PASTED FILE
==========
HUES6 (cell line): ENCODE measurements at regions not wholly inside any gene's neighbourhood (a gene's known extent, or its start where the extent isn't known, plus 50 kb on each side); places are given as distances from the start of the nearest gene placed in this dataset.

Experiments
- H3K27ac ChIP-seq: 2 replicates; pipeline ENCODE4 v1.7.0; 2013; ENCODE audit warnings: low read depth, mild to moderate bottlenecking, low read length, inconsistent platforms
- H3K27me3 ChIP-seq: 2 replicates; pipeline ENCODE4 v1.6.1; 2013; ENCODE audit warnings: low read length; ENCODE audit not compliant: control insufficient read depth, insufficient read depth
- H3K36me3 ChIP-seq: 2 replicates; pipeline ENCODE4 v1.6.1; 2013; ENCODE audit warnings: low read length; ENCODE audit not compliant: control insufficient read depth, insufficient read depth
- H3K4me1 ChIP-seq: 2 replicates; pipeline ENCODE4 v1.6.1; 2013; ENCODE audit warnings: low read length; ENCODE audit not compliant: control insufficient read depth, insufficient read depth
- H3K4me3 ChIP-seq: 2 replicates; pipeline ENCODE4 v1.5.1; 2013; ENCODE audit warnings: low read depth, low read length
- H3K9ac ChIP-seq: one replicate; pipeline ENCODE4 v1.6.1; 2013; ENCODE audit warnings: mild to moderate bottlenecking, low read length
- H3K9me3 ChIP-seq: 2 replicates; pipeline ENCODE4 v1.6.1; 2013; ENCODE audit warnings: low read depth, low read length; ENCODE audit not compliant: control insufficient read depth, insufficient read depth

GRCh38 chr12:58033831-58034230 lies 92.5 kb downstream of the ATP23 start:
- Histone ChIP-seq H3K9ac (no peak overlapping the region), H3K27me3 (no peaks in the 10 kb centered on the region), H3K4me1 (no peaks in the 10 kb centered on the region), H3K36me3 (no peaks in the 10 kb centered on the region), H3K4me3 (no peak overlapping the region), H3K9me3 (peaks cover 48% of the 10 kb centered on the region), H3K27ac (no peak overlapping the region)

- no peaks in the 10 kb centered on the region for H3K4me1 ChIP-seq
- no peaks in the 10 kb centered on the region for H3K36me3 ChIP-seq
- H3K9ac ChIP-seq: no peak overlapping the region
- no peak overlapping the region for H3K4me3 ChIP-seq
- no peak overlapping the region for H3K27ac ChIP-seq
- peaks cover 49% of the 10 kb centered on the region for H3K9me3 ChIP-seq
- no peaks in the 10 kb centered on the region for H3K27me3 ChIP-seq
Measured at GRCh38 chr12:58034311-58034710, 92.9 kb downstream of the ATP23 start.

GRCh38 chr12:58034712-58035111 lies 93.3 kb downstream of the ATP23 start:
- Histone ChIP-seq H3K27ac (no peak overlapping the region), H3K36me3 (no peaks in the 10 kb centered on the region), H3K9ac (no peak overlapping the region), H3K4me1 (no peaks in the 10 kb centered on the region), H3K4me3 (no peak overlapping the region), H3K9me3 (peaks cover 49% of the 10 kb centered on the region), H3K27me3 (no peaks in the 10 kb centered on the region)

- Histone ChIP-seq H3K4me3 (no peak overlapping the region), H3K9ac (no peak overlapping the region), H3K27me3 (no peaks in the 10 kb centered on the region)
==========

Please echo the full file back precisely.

HUES6 (cell line): ENCODE measurements at regions not wholly inside any gene's neighbourhood (a gene's known extent, or its start where the extent isn't known, plus 50 kb on each side); places are given as distances from the start of the nearest gene placed in this dataset.

Experiments
- H3K27ac ChIP-seq: 2 replicates; pipeline ENCODE4 v1.7.0; 2013; ENCODE audit warnings: low read depth, mild to moderate bottlenecking, low read length, inconsistent platforms
- H3K27me3 ChIP-seq: 2 replicates; pipeline ENCODE4 v1.6.1; 2013; ENCODE audit warnings: low read length; ENCODE audit not compliant: control insufficient read depth, insufficient read depth
- H3K36me3 ChIP-seq: 2 replicates; pipeline ENCODE4 v1.6.1; 2013; ENCODE audit warnings: low read length; ENCODE audit not compliant: control insufficient read depth, insufficient read depth
- H3K4me1 ChIP-seq: 2 replicates; pipeline ENCODE4 v1.6.1; 2013; ENCODE audit warnings: low read length; ENCODE audit not compliant: control insufficient read depth, insufficient read depth
- H3K4me3 ChIP-seq: 2 replicates; pipeline ENCODE4 v1.5.1; 2013; ENCODE audit warnings: low read depth, low read length
- H3K9ac ChIP-seq: one replicate; pipeline ENCODE4 v1.6.1; 2013; ENCODE audit warnings: mild to moderate bottlenecking, low read length
- H3K9me3 ChIP-seq: 2 replicates; pipeline ENCODE4 v1.6.1; 2013; ENCODE audit warnings: low read depth, low read length; ENCODE audit not compliant: control insufficient read depth, insufficient read depth

GRCh38 chr12:58033831-58034230 lies 92.5 kb downstream of the ATP23 start:
- Histone ChIP-seq H3K9ac (no peak overlapping the region), H3K27me3 (no peaks in the 10 kb centered on the region), H3K4me1 (no peaks in the 10 kb centered on the region), H3K36me3 (no peaks in the 10 kb centered on the region), H3K4me3 (no peak overlapping the region), H3K9me3 (peaks cover 48% of the 10 kb centered on the region), H3K27ac (no peak overlapping the region)

- no peaks in the 10 kb centered on the region for H3K4me1 ChIP-seq
- no peaks in the 10 kb centered on the region for H3K36me3 ChIP-seq
- H3K9ac ChIP-seq: no peak overlapping the region
- no peak overlapping the region for H3K4me3 ChIP-seq
- no peak overlapping the region for H3K27ac ChIP-seq
- peaks cover 49% of the 10 kb centered on the region for H3K9me3 ChIP-seq
- no peaks in the 10 kb centered on the region for H3K27me3 ChIP-seq
Measured at GRCh38 chr12:58034311-58034710, 92.9 kb downstream of the ATP23 start.

GRCh38 chr12:58034712-58035111 lies 93.3 kb downstream of the ATP23 start:
- Histone ChIP-seq H3K27ac (no peak overlapping the region), H3K36me3 (no peaks in the 10 kb centered on the region), H3K9ac (no peak overlapping the region), H3K4me1 (no peaks in the 10 kb centered on the region), H3K4me3 (no peak overlapping the region), H3K9me3 (peaks cover 49% of the 10 kb centered on the region), H3K27me3 (no peaks in the 10 kb centered on the region)

- Histone ChIP-seq H3K4me3 (no peak overlapping the region), H3K9ac (no peak overlapping the region), H3K27me3 (no peaks in the 10 kb centered on the region)